For target-date fund investors, it’s been a decade of smooth sailing.
Since the bull market began in March of 2009, both the Dow Jones Industrial Average and the S&P 500 have posted 300 percent gains.
While market analysts and economists debate when the next recession will hit—JP Morgan puts the chances at 80 percent within the next three years—no one doubts its inevitability.
Some are saying it will be harsh when it comes. In a recent interview with CNBC, Sam Stovall, chief investment strategist of U.S. equity strategy at CFRA said the likelihood is “for a very deep bear market when it does hit.”
How deep? Stovall expects equity markets will drop 40 percent, to effectively the market highs before the 2008 recession. Stovall bases his prediction on the fact that the current bull market has lasted three times as long as the average bull market since World War II.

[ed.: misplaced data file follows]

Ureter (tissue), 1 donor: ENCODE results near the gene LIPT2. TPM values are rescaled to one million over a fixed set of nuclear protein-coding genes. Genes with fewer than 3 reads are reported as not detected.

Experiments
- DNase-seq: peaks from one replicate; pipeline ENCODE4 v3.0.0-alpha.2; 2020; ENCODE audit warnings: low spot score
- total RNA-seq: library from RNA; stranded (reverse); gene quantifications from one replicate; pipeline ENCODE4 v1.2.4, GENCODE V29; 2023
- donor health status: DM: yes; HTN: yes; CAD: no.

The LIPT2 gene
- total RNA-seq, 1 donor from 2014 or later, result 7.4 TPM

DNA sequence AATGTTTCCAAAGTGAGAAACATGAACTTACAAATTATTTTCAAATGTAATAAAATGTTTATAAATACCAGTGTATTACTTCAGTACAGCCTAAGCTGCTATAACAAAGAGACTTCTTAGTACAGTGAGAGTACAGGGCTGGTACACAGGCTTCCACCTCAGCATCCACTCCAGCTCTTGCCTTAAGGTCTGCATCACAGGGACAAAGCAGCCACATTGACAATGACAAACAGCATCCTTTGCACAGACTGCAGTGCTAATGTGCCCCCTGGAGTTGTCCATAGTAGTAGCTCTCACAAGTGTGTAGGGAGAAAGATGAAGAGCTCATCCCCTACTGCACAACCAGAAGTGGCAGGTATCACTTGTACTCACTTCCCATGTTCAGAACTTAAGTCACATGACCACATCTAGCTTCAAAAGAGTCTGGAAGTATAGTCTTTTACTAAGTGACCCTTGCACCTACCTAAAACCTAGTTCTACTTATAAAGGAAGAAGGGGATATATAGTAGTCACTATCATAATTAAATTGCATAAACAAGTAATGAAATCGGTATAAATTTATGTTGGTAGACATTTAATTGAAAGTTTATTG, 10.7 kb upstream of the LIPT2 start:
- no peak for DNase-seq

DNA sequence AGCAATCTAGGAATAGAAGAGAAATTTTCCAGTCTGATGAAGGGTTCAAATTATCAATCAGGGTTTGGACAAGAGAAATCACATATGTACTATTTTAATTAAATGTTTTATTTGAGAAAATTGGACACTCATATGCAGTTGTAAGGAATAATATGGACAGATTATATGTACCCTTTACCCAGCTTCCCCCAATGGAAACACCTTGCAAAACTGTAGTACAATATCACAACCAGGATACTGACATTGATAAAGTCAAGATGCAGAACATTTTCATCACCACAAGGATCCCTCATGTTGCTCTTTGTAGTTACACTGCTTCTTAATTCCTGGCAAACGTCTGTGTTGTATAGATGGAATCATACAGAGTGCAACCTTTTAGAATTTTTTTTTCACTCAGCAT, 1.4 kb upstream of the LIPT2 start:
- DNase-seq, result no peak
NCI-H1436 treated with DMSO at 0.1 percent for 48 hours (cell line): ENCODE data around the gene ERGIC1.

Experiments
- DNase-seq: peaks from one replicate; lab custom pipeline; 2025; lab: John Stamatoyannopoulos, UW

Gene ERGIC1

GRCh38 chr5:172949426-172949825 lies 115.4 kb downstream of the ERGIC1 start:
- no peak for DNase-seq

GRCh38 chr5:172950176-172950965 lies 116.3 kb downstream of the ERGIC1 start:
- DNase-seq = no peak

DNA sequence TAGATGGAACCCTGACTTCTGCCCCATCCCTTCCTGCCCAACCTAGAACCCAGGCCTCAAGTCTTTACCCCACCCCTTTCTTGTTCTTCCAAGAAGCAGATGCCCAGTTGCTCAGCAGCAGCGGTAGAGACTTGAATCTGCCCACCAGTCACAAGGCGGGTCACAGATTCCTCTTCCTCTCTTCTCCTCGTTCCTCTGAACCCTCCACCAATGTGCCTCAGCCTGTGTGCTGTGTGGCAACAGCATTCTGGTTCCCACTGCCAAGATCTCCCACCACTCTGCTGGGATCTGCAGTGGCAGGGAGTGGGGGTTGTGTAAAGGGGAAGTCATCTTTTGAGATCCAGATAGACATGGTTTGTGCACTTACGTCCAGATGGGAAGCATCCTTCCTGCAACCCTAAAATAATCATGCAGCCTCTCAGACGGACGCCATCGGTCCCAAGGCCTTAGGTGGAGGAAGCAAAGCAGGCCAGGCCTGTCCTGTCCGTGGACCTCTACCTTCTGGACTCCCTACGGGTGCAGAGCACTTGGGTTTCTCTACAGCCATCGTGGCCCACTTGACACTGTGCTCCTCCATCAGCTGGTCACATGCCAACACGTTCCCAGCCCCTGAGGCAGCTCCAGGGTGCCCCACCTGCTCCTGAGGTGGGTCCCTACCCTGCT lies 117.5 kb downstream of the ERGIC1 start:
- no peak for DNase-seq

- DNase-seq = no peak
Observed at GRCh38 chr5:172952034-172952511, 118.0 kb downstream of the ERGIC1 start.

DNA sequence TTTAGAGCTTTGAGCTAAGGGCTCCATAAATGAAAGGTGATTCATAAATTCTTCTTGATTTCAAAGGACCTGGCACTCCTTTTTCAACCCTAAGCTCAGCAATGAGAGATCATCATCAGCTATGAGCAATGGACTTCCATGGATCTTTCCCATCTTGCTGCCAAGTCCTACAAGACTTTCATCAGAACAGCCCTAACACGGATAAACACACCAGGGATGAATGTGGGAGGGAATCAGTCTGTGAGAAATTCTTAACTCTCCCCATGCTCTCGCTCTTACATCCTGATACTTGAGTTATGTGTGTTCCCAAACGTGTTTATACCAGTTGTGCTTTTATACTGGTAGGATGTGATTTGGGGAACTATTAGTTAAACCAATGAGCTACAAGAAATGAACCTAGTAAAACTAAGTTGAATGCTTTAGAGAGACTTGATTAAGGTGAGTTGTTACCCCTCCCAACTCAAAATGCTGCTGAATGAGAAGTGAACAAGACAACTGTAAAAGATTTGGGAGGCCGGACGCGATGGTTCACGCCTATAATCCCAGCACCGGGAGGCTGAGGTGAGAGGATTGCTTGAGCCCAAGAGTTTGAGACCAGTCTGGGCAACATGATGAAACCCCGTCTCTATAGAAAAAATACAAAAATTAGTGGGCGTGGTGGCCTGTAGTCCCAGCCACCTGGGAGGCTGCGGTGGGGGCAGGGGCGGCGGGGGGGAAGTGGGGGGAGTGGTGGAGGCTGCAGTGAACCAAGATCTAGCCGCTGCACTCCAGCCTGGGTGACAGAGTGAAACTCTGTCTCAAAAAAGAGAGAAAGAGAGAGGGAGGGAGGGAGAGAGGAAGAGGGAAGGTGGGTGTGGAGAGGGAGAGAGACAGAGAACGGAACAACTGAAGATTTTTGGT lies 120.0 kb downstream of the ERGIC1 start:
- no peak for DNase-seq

Stovall said he doesn’t see the signals that would forecast a recession in the next year. But its arrival “is just a matter of time,” he added.
Passive flows dominate TDF market
The TDF market eclipsed the $1 trillion market in 2017, according to Morningstar’s 2018 Target Date Fund Landscape report.
About $70 billion flowed into TDFs last year, an all-time high. But the headline story from Morningstar’s report was the dominance of passively invested TDFs, which accounted for an astonishing 95 percent of estimated TDF flows.
“That is a massive amount, and a huge reversal from what we’ve seen historically,” said Jason Shapiro, director, investments at Willis Towers Watson, in an interview with BenefitsPRO.
Sponsors’ “laser” focus on fees, spurred by a decade’s worth of lawsuits brought under the Employee Retirement Income Security Act, explains the seismic shift in flows, said Shapiro.